Introduction

This controller (and its brother, not featured here) were bought at a thrift shop and were filthy. I disassembled this to clean it, but this would also work for modification/painting, trigger/button/stick repair, or power cord replacement.

This teardown is not a repair guide. To repair your Nintendo GameCube Controller, use our service manual.

  1. Locate and remove six (6) tri-point screws. If you are unable to get a tri-point screwdriver into the hole (specifically the two in the bottom of the grips), a very small tip flathead may be used. Be very slow and cautious not to strip out the screws.
    • Locate and remove six (6) tri-point screws.

    • If you are unable to get a tri-point screwdriver into the hole (specifically the two in the bottom of the grips), a very small tip flathead may be used. Be very slow and cautious not to strip out the screws.

    • Gently pry the two halves of the controller apart using plastic cards or tools.

  2. Remove four (4) phillips head screws from the interior trigger guards. Pull the trigger guards straight out to access the interior triggers. The screws are interchangeable, but the guards are not. Push up on the trigger base and pull it up and out of the slot it's sitting in. Pull the trigger assembly down and out of the case back. Left side shown, right side similar.
    • Remove four (4) phillips head screws from the interior trigger guards. Pull the trigger guards straight out to access the interior triggers.

    • The screws are interchangeable, but the guards are not.

    • Push up on the trigger base and pull it up and out of the slot it's sitting in. Pull the trigger assembly down and out of the case back. Left side shown, right side similar.

    • The trigger is pushed up by a spring which will send your pieces flying if not restrained.

    • Separate the trigger base from the trigger itself by popping the retention bar out of the bottom of the trigger (purple circle)

    • A flathead screwdriver may be used to gently pry the bar down. Do not bend the bar or break the plastic.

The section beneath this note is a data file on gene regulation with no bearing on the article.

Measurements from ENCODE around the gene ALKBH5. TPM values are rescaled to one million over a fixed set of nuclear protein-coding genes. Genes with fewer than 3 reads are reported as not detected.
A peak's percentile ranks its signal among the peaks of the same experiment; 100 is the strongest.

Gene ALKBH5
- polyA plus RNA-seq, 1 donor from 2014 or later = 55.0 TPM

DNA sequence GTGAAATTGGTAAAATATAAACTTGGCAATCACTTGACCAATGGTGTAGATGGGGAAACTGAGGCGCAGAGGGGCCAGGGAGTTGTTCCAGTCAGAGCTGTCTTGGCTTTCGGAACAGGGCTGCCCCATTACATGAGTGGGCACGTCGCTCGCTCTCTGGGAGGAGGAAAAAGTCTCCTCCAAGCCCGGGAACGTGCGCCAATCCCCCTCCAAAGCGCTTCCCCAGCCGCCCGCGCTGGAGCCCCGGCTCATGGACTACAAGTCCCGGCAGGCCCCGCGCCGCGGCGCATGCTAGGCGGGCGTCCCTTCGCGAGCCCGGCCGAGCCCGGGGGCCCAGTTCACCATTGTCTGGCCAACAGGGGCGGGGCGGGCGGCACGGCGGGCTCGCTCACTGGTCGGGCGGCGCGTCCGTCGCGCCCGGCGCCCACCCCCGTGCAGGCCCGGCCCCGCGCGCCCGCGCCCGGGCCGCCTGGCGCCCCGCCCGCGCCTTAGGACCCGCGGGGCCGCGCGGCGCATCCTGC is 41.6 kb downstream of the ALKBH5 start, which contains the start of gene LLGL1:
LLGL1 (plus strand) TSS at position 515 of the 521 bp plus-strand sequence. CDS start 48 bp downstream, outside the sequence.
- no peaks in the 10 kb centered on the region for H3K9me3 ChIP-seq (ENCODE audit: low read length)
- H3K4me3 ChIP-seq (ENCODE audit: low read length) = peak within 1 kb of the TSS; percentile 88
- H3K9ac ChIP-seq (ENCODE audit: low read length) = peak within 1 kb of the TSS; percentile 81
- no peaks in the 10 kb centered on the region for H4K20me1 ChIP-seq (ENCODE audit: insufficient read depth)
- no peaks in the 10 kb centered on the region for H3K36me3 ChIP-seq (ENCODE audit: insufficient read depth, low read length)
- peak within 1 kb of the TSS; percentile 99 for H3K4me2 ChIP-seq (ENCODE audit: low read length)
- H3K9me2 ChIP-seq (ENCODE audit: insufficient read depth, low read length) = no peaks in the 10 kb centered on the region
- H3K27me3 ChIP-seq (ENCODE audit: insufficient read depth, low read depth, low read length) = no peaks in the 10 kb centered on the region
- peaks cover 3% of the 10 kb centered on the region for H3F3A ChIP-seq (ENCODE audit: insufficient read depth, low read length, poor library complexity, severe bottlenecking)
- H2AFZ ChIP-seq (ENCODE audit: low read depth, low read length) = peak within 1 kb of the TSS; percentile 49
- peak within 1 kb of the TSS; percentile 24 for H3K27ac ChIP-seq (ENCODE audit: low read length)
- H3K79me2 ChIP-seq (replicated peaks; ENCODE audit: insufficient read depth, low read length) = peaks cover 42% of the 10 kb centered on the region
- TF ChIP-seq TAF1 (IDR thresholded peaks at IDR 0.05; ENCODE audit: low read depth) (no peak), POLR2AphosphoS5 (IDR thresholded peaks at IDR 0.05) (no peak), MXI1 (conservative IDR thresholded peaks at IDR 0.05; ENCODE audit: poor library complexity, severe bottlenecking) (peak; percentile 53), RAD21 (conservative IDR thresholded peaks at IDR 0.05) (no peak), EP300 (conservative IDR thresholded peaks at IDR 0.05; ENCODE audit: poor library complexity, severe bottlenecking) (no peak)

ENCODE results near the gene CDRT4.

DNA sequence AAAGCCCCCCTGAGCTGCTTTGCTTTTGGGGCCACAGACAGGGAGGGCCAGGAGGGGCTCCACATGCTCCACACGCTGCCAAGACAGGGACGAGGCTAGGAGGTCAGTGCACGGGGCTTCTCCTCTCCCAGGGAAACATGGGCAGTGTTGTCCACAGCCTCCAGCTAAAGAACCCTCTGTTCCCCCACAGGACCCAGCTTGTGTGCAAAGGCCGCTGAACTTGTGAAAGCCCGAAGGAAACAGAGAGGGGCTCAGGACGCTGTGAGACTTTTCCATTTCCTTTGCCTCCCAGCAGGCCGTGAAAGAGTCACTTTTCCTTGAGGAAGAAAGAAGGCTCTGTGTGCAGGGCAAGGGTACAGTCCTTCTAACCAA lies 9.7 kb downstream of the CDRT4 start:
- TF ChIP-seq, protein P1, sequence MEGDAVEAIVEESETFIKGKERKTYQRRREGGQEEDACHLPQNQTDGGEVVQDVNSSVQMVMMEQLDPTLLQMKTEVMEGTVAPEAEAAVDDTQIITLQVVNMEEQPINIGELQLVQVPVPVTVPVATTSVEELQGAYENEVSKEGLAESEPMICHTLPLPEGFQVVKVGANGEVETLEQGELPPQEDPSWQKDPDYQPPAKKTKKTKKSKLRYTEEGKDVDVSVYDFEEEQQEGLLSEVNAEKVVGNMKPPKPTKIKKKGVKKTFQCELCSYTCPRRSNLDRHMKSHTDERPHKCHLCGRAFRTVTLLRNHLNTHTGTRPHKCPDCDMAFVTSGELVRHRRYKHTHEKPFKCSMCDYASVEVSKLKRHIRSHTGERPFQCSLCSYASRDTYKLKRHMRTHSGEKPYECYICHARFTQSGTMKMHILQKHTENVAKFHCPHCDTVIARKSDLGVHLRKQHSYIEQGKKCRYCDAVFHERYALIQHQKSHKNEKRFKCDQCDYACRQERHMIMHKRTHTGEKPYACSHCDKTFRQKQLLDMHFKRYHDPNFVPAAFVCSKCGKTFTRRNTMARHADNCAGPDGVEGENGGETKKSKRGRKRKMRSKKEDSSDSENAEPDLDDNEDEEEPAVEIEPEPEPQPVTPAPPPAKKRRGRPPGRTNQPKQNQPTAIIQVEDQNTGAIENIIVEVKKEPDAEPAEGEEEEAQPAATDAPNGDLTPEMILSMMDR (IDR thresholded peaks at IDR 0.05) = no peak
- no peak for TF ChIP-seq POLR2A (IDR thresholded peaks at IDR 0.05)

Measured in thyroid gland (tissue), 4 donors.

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  4. Buttons and button pads will fall out in the next steps. Gently pull the circuit board up and out of the front case and set aside. There's nothing holding either the pads to your board or the buttons into your front case, so take a moment to make sure you didn't drop any.
    • Buttons and button pads will fall out in the next steps.

    • Gently pull the circuit board up and out of the front case and set aside.

    • There's nothing holding either the pads to your board or the buttons into your front case, so take a moment to make sure you didn't drop any.

    • Remove any buttons you need from the front case. The Z button is the only one of note; there is a metal lever that sits in a groove and a post on the back side of it that sits in a hole to align the trigger.

  5. Gently pull the analog stick, C-Pad stick, and the pads for the D-Pad and face buttons. Most everything else in here can get a nice soak in mild detergent and water, but the board doesn't want soap or water. A soft toothbrush, Q-tips, and alcohol got her looking much better. Reassemble is opposite of disassembly. Most pieces only fit one way.
    • Gently pull the analog stick, C-Pad stick, and the pads for the D-Pad and face buttons.

    • Most everything else in here can get a nice soak in mild detergent and water, but the board doesn't want soap or water. A soft toothbrush, Q-tips, and alcohol got her looking much better.

    • Reassemble is opposite of disassembly. Most pieces only fit one way.

Skeletwing

Member since: 11/18/2018

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